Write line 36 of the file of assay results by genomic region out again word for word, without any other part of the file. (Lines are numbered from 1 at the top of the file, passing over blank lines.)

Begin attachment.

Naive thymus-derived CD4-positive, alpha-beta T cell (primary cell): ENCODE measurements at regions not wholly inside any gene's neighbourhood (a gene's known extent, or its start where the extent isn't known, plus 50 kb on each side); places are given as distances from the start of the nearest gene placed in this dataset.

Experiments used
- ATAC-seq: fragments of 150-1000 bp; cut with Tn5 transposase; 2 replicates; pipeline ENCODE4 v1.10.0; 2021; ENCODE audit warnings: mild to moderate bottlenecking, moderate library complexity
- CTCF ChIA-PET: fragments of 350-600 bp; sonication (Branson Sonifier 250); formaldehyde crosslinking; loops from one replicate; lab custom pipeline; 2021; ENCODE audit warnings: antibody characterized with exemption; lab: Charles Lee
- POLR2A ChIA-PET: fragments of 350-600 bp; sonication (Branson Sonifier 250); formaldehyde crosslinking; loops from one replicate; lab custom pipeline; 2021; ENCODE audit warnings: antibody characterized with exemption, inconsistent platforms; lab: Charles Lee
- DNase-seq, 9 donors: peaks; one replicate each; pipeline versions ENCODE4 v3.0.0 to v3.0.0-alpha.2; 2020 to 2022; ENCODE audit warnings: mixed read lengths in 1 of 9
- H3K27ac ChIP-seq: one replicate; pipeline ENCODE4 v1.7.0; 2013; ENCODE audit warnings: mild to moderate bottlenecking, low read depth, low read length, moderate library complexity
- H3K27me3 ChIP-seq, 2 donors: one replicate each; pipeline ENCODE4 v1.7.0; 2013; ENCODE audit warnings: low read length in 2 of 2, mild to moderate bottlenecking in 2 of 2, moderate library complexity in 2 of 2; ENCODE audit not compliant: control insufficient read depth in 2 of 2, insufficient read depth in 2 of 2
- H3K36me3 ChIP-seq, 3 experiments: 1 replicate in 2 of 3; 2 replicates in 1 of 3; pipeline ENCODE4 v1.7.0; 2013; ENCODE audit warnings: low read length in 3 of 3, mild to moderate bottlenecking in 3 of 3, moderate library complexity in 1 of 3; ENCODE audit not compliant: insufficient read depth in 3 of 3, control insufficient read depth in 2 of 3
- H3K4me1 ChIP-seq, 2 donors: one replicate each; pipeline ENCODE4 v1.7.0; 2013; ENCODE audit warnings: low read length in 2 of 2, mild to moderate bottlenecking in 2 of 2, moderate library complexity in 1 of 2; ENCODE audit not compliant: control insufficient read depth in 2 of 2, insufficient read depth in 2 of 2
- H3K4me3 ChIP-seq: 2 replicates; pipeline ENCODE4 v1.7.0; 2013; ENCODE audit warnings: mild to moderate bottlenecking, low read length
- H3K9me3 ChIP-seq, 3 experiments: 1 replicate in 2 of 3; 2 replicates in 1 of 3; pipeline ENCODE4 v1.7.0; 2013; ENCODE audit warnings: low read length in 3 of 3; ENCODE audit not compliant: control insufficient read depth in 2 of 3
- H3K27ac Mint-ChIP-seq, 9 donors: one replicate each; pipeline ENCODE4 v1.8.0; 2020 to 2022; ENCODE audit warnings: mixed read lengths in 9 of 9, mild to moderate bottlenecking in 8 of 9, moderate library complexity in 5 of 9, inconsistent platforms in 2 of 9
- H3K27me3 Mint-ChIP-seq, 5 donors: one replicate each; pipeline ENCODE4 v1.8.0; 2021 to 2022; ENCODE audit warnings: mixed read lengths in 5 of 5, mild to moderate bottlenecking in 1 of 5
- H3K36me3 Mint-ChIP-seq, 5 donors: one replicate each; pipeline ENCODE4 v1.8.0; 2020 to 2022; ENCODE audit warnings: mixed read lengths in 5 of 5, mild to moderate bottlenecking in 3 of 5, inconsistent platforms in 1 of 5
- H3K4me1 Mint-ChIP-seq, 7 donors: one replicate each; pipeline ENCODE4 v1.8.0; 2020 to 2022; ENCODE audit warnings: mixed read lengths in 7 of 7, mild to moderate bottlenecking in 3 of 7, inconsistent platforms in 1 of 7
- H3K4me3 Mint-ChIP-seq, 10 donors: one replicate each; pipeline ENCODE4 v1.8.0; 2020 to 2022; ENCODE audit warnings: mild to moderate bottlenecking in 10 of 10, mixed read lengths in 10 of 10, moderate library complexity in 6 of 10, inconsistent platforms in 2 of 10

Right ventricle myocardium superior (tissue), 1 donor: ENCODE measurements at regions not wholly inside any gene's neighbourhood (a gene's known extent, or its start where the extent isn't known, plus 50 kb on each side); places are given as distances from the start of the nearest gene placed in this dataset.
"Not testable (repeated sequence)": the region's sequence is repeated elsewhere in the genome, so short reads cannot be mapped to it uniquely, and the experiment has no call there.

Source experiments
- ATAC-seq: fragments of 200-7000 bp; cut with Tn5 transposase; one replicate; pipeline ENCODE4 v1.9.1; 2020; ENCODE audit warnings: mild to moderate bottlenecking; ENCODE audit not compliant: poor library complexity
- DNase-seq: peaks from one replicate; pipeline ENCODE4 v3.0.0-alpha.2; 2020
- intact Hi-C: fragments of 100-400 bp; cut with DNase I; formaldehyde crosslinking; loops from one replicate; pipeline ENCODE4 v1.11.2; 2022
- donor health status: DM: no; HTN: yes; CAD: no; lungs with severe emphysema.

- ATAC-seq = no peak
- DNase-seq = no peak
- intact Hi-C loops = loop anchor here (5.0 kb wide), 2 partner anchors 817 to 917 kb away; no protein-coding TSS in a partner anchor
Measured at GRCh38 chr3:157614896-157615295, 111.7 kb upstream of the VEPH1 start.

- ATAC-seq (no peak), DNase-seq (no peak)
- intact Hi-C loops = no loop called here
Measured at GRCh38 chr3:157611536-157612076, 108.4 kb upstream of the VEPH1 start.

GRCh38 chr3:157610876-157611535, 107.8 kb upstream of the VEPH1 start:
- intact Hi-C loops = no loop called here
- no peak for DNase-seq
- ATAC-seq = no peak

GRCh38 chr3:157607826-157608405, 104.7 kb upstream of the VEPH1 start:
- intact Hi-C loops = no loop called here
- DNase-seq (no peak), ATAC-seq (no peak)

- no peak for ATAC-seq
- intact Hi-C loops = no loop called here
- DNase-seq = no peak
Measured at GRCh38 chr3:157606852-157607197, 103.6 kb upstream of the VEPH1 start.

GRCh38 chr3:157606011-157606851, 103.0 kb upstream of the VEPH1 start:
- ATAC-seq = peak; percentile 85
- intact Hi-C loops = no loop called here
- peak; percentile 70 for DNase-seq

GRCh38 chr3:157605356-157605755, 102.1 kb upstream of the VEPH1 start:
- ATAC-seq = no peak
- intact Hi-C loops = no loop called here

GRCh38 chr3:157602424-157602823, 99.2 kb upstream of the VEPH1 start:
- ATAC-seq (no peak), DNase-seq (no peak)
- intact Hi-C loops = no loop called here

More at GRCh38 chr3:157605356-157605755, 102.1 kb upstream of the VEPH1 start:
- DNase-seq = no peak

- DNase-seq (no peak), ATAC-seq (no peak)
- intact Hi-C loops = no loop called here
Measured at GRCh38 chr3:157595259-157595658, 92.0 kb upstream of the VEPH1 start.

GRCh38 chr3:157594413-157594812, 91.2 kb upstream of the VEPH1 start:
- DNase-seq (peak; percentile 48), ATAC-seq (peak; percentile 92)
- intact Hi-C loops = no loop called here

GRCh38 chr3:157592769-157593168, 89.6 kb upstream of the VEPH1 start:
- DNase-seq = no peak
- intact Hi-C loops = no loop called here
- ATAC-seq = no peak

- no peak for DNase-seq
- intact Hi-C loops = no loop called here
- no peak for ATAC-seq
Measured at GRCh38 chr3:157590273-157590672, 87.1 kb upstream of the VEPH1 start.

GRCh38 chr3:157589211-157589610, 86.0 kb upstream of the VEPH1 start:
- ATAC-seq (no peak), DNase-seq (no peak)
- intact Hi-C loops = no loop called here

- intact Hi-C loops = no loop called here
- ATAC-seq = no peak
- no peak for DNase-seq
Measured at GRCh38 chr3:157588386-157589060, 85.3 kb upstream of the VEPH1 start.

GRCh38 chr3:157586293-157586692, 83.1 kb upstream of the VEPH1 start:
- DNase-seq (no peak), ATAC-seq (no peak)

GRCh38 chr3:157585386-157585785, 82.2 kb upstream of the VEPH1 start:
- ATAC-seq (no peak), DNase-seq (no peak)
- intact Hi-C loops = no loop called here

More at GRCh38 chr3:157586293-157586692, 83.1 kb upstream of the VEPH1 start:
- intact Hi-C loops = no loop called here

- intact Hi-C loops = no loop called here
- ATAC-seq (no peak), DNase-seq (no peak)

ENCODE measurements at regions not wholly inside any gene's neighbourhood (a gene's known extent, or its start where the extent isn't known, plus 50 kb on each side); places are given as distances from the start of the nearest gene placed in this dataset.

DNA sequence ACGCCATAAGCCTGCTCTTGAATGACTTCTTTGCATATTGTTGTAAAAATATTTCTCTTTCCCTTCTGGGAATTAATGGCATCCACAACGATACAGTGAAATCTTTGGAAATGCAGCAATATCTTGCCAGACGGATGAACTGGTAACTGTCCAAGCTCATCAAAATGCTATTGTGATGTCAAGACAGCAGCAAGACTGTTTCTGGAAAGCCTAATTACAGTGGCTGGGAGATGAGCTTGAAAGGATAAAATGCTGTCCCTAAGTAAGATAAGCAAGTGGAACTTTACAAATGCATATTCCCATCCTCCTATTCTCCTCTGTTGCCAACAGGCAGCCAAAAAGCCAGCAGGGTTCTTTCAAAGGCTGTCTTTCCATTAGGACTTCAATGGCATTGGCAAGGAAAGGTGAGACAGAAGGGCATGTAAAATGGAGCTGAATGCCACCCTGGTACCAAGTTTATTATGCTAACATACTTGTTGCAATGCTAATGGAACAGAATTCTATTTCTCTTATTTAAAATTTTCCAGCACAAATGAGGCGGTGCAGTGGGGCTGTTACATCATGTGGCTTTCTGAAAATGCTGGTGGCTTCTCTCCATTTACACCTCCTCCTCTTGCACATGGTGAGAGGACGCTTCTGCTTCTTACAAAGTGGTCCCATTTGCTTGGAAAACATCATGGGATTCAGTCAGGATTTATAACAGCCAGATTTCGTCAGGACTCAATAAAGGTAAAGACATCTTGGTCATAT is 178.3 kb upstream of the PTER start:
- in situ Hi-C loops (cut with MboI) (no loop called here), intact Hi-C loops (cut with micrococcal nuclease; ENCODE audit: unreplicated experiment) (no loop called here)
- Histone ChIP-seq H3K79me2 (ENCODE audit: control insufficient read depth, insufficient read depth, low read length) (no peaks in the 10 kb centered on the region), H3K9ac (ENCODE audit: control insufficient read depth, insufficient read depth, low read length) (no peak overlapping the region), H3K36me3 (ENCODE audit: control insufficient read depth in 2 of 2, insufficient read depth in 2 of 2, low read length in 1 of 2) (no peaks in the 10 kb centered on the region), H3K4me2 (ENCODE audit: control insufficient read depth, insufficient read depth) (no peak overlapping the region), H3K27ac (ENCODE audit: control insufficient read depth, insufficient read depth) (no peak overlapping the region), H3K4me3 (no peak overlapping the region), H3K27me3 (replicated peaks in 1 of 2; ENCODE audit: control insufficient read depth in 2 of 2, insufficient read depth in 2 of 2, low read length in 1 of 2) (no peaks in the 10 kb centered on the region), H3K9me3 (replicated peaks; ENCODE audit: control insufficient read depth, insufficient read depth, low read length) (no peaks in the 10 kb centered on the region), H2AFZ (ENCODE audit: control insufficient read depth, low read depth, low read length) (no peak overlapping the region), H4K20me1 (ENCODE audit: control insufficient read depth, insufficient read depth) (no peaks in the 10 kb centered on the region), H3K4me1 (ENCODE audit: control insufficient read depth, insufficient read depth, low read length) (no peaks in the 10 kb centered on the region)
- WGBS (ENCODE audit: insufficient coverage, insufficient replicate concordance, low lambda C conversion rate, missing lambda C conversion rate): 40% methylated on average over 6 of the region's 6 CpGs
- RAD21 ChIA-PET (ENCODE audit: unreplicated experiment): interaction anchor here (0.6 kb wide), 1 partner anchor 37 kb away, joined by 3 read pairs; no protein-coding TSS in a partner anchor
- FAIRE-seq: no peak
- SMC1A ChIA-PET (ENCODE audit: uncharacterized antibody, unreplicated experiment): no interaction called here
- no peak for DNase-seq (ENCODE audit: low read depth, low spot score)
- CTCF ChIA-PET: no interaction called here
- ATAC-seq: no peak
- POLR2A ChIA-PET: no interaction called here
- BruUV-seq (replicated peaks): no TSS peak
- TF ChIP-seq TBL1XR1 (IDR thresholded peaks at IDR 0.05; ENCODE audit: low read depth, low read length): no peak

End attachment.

GRCh38 chr3:157607826-157608405, 104.7 kb upstream of the VEPH1 start: